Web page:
Tecmo’s Fatal Frame a brilliant game umong survival horror games. Developed in-house at Tecmo by the team responsible for the acclaimed Deception series, Fatal Frame does manage to stand a good bit higher than its offbeat kin. The game is quite stylish, and it is built around a set of interesting game mechanics, which make many of its sequences quite enjoyable. Most of these revolve around the combat system, which essentially lets you “kill” ghosts by taking pictures of them with your magical camera. Despite how silly this might sound, though, Fatal Frame, like most horror games, takes itself very seriously. Its narrative revolves around mysterious disappearances, ritual sacrifices, and restless spirits, all of which are presented to you in a straight-faced manner. It is par for the course, given the genre, though you will honestly find some sequences rather creepy. Novel gameplay elements and decently conceived story aside, however, Fatal Frame does not stray too far from the things that have traditionally held back survival horror games–specifically formulaic, repetitive puzzles and more backtracking than you can stand.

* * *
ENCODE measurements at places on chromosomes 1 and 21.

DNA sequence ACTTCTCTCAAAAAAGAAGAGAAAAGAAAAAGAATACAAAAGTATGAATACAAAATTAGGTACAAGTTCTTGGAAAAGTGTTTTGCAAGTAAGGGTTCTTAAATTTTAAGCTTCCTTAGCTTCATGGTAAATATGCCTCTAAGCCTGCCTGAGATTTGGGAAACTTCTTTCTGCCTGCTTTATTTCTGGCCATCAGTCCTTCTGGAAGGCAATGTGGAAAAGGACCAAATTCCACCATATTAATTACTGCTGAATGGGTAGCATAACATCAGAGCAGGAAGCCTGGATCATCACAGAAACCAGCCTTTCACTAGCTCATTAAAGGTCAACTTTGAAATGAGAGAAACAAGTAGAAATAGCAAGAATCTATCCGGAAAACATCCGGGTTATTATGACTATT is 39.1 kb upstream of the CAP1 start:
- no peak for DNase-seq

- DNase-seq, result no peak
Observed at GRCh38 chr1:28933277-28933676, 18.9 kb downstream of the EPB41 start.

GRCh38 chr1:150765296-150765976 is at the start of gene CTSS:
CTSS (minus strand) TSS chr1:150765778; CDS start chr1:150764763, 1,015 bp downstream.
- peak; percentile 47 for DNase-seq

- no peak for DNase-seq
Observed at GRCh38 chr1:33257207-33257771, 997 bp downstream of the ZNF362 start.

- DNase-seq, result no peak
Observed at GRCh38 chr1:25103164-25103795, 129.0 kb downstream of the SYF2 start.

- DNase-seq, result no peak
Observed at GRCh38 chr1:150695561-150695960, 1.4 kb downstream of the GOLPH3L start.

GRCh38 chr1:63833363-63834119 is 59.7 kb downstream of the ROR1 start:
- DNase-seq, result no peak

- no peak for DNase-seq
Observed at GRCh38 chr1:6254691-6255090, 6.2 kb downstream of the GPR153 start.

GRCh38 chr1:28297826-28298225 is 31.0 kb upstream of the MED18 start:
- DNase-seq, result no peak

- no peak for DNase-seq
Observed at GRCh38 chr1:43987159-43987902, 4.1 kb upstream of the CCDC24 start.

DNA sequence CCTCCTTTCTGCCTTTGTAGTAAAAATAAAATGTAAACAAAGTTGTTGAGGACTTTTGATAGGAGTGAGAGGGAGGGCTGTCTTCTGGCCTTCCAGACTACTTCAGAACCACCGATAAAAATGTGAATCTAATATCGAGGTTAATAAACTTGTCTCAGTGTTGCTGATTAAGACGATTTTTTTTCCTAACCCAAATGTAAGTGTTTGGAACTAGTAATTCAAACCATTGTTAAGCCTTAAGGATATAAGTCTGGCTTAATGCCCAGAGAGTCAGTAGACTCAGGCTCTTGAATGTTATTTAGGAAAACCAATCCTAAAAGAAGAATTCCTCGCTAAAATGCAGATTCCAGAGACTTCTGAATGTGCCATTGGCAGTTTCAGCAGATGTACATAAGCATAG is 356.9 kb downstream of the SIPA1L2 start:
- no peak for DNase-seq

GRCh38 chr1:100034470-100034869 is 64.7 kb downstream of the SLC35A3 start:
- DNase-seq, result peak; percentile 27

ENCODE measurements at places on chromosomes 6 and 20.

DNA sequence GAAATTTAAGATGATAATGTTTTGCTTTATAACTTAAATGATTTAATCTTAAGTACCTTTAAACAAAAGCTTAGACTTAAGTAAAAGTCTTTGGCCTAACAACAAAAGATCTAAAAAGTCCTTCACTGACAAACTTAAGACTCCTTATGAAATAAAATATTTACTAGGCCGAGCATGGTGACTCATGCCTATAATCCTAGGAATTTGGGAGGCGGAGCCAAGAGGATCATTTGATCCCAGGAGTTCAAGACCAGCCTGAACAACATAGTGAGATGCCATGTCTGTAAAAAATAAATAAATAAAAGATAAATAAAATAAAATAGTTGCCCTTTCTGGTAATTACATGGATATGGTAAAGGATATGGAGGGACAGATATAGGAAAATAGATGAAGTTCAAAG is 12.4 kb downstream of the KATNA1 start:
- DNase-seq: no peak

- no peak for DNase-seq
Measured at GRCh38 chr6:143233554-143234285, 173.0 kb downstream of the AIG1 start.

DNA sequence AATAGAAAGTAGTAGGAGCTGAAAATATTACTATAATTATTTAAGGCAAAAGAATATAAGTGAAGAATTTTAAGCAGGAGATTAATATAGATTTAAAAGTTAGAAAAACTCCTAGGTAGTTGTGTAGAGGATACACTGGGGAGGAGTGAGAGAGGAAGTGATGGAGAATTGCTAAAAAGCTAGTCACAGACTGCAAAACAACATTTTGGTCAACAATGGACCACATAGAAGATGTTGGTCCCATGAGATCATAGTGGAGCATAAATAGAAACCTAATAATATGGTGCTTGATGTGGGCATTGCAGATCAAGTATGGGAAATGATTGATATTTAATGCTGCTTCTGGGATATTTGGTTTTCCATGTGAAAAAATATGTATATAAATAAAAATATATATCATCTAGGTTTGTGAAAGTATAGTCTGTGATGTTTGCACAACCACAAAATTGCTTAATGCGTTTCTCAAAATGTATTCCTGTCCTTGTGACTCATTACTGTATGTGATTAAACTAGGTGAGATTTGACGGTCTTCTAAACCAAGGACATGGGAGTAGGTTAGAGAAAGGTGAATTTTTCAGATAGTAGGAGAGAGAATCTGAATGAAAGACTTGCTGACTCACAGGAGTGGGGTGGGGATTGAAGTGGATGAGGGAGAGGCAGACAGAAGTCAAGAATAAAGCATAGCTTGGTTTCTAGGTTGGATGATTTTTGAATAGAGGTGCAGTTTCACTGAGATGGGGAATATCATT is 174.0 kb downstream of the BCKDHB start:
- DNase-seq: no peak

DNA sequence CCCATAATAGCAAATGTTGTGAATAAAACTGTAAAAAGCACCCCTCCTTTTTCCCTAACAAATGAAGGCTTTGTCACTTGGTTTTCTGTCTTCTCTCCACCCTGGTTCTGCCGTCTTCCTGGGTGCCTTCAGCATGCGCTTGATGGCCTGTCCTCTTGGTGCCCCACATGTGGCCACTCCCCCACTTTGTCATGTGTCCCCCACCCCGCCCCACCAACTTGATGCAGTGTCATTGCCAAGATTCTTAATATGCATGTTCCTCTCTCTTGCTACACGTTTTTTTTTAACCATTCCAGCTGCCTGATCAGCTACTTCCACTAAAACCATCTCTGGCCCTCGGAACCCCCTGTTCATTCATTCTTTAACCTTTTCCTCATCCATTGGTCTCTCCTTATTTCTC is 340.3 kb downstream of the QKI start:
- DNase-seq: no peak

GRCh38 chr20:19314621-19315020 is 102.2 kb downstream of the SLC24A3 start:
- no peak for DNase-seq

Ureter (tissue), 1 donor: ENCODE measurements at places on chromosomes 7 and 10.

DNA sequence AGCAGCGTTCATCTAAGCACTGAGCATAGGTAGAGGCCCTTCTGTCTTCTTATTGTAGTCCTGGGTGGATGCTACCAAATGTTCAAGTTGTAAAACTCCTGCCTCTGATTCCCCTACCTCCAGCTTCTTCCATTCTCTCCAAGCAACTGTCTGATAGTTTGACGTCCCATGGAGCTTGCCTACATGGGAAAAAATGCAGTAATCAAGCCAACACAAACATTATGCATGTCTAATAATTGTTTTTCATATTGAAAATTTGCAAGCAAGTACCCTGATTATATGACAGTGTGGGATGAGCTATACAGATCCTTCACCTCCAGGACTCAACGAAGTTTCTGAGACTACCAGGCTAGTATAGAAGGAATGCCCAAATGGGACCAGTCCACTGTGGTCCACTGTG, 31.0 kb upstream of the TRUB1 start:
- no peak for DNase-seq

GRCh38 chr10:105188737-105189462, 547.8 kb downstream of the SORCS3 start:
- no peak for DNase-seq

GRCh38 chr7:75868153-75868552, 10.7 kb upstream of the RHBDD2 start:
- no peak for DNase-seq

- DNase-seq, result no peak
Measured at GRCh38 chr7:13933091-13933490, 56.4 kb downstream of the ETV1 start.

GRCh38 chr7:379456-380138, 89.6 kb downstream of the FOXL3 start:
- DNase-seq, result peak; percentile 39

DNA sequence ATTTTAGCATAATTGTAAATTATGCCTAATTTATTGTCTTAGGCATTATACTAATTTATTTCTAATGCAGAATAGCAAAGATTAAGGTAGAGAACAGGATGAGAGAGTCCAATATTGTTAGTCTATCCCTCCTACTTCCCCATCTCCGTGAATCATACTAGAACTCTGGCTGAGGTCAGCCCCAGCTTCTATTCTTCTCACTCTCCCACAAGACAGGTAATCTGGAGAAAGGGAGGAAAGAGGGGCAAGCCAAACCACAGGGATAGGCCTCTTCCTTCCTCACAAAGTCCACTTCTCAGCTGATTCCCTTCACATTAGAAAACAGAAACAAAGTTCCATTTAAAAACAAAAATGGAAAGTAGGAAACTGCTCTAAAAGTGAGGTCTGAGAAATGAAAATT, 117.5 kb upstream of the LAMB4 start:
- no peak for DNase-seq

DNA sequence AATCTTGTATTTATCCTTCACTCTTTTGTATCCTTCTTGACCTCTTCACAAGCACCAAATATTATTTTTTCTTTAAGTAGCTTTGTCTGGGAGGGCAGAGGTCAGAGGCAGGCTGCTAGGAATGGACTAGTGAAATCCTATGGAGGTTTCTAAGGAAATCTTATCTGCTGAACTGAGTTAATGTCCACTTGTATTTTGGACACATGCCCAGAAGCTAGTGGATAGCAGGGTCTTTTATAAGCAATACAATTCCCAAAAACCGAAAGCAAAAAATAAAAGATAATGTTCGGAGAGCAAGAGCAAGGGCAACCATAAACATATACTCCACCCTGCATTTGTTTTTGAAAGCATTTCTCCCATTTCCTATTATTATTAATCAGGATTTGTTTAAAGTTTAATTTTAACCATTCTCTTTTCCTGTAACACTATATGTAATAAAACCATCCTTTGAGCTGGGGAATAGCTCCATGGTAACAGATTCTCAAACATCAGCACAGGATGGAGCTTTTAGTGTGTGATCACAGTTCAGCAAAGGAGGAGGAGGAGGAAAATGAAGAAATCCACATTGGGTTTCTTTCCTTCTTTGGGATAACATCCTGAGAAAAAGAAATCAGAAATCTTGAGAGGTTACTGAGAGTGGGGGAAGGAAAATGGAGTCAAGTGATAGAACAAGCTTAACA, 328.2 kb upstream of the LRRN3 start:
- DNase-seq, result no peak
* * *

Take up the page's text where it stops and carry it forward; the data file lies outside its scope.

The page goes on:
A young girl named Miku Hinasaki has ventured into the mysterious Himuro Mansion, the last known whereabouts of her missing older brother, Mafuyu. Mafuyu had ventured inside to investigate the mysterious disappearance of a certain renowned author named Junsei Takamine, who is Mafuyu’s idol. Takamine’s aim was to study the mansion’s mysterious and bloody history, and, as you’ve imagined, neither him nor any of the members of his research team have been heard from since. You take the role of Miku, who, in the search for her brother, manages to learn all about the craziness going on at the Himuro Mansion and find out a bit more about Takamine and company than she probably wants to know.
Play Fatal Frame. It is fun, and exciting to traverse the Mansion and see what ghosts can be uncovered.